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Accepting the avoidable death: The philosophy of limiting intensive care

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Limiting intensive care is paid increasing attention. In the echoing call for physicians' ethical self-restriction, it is easily overlooked, however, that ethics needs a critical epistemological analysis before it can suffice as an emergency brake to futile treatment. This analysis is provided by the present essay. The authors suggest that the difficulties of resolving moral dilemmas related to limiting intensive care may just be due to the unclarified epistemological status of moral claims. Even if normative ethics cannot prescribe right decisions, but only draw conclusions from defined premises, the premises may or may not be true. Their intertwined descriptive and normative evidence is endorsed in an academic and political discourse. There will necessarily be various demands for rationality in prudent decisions between physicians, their patients and society. These demands are formulated dialogically through critical questions and justified answers. A good argument is the convincing one that, finally and ideally, leads to the absence of open objections. Thus, in the end the rightness of a given decision does not depend on axiomatic moral principles, but is comparative and conditional, as it is given in an omnilateral argument. Neither is it the democratic process of shared decision making that we should evaluate, but rather the argumentative state itself, when we judge the morality of health politics and clinical practice.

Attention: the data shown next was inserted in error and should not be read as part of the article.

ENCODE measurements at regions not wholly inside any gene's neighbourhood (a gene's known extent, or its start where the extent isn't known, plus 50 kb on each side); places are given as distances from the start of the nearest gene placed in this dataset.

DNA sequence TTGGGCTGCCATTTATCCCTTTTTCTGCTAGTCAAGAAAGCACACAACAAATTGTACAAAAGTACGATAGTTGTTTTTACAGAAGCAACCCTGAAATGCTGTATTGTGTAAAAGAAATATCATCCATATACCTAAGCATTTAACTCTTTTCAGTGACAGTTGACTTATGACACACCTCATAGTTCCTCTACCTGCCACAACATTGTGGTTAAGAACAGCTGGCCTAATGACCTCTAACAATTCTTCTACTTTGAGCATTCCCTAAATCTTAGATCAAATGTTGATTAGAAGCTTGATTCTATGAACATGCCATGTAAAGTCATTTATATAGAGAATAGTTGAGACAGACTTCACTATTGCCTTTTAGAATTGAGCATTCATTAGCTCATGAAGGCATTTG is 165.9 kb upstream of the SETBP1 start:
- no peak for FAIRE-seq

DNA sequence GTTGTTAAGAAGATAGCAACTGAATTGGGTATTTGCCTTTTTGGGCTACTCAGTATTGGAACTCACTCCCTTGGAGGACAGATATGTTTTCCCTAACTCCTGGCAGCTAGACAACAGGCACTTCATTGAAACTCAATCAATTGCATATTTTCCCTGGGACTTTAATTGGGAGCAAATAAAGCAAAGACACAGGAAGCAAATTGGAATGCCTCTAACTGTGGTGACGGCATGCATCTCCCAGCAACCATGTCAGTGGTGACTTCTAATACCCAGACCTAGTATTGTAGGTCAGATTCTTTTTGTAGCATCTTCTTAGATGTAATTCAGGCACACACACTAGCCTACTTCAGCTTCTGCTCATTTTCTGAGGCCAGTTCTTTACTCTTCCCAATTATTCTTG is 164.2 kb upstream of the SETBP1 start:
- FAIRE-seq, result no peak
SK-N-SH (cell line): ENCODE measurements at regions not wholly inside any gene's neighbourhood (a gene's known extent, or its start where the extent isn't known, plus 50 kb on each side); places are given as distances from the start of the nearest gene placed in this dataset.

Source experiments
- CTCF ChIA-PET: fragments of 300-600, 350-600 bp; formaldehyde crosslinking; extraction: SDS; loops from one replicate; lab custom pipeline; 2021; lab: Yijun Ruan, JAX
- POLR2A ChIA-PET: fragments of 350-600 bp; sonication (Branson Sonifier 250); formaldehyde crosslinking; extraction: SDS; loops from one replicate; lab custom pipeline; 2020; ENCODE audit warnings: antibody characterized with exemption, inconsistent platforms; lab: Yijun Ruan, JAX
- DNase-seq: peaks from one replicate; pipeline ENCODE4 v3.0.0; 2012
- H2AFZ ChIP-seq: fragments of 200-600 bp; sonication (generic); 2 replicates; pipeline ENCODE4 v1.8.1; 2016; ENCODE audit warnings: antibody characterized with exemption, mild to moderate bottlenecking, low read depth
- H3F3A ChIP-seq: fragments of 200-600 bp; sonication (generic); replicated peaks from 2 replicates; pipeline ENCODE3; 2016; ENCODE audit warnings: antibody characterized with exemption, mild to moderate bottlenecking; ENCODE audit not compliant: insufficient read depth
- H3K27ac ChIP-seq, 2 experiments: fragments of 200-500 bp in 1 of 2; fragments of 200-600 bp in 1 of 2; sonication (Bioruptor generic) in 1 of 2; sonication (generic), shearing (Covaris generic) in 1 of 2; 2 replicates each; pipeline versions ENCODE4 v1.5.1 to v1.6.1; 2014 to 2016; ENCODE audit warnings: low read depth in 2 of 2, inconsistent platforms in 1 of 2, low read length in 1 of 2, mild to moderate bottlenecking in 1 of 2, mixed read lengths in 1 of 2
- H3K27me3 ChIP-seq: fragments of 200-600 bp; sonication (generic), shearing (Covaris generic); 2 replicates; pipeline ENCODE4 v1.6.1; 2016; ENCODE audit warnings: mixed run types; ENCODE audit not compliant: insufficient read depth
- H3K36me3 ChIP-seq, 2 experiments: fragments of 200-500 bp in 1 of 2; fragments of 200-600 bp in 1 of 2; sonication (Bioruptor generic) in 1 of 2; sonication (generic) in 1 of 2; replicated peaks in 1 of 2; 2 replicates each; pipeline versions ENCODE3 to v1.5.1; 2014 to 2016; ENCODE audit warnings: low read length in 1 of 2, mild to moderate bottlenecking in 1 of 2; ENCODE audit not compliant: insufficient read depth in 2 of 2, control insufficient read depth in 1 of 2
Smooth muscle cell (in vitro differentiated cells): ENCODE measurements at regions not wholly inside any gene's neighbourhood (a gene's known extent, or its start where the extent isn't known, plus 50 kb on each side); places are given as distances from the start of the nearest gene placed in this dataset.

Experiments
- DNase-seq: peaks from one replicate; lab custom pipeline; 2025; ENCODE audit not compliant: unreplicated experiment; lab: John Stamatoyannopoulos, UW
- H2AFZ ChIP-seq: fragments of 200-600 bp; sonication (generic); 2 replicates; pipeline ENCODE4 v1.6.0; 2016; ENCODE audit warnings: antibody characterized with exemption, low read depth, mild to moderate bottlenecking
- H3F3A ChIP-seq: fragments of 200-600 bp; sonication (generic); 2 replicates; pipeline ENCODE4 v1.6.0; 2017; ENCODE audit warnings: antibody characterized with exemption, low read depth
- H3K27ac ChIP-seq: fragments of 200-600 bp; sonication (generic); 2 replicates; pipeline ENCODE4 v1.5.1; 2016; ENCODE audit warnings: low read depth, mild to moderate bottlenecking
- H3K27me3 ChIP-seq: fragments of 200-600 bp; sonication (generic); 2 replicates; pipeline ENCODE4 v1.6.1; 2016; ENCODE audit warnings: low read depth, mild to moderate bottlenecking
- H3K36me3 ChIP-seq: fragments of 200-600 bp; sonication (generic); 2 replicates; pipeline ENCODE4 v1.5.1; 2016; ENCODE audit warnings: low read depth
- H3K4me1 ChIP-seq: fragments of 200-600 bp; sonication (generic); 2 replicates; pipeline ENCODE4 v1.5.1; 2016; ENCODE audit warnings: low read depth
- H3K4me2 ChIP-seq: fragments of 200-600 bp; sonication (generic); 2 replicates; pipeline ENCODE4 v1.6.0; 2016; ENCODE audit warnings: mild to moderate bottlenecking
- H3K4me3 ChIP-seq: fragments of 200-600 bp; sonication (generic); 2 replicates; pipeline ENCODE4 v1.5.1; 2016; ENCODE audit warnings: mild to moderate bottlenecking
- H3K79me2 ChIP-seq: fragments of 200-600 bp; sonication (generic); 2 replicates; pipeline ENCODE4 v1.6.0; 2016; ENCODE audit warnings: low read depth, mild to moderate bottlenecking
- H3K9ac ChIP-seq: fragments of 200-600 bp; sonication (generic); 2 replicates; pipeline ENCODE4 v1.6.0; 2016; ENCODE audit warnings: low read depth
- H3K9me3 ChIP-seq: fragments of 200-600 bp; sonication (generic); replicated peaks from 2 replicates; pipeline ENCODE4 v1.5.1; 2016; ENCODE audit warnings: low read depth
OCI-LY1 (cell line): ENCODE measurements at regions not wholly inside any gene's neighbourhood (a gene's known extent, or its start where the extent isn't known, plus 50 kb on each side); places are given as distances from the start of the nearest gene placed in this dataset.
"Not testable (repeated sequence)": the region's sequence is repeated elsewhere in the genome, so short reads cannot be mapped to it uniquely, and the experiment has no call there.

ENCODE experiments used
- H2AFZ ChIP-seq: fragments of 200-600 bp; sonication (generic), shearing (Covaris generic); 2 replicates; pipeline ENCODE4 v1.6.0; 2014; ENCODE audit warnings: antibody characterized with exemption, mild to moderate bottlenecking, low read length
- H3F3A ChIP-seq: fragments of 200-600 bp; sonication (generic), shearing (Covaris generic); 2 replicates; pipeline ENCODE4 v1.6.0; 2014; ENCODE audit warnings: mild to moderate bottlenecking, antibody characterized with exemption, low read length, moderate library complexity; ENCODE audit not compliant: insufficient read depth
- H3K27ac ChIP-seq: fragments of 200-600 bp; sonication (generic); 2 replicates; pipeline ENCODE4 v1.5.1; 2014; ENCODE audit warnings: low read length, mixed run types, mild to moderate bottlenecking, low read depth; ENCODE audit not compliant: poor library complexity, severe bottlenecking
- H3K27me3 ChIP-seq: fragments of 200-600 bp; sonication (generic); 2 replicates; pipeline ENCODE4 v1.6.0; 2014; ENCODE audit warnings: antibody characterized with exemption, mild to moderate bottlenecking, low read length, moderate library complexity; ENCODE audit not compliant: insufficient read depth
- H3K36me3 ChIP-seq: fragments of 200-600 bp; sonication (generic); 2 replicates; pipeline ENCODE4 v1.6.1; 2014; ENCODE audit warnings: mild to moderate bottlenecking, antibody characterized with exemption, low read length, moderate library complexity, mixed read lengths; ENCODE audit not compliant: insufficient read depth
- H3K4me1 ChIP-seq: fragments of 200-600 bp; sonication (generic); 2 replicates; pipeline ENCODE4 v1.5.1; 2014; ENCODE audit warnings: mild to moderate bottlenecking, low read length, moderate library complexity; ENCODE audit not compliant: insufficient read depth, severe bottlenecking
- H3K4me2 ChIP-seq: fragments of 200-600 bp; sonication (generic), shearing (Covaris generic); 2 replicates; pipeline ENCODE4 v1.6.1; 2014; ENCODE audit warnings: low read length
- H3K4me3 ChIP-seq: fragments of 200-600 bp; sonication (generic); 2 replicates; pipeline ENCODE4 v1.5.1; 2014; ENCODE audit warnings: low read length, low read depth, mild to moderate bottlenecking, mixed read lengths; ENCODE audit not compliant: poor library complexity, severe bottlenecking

Original languageEnglish
Issue number1
Pages (from-to)201-206
Number of pages6
Publication statusPublished - 1 Jan 2019

    Research areas

  • Decision making, Futility, Philosophical ethics, Philosophy of medicine, Prolongation of life and euthanasia

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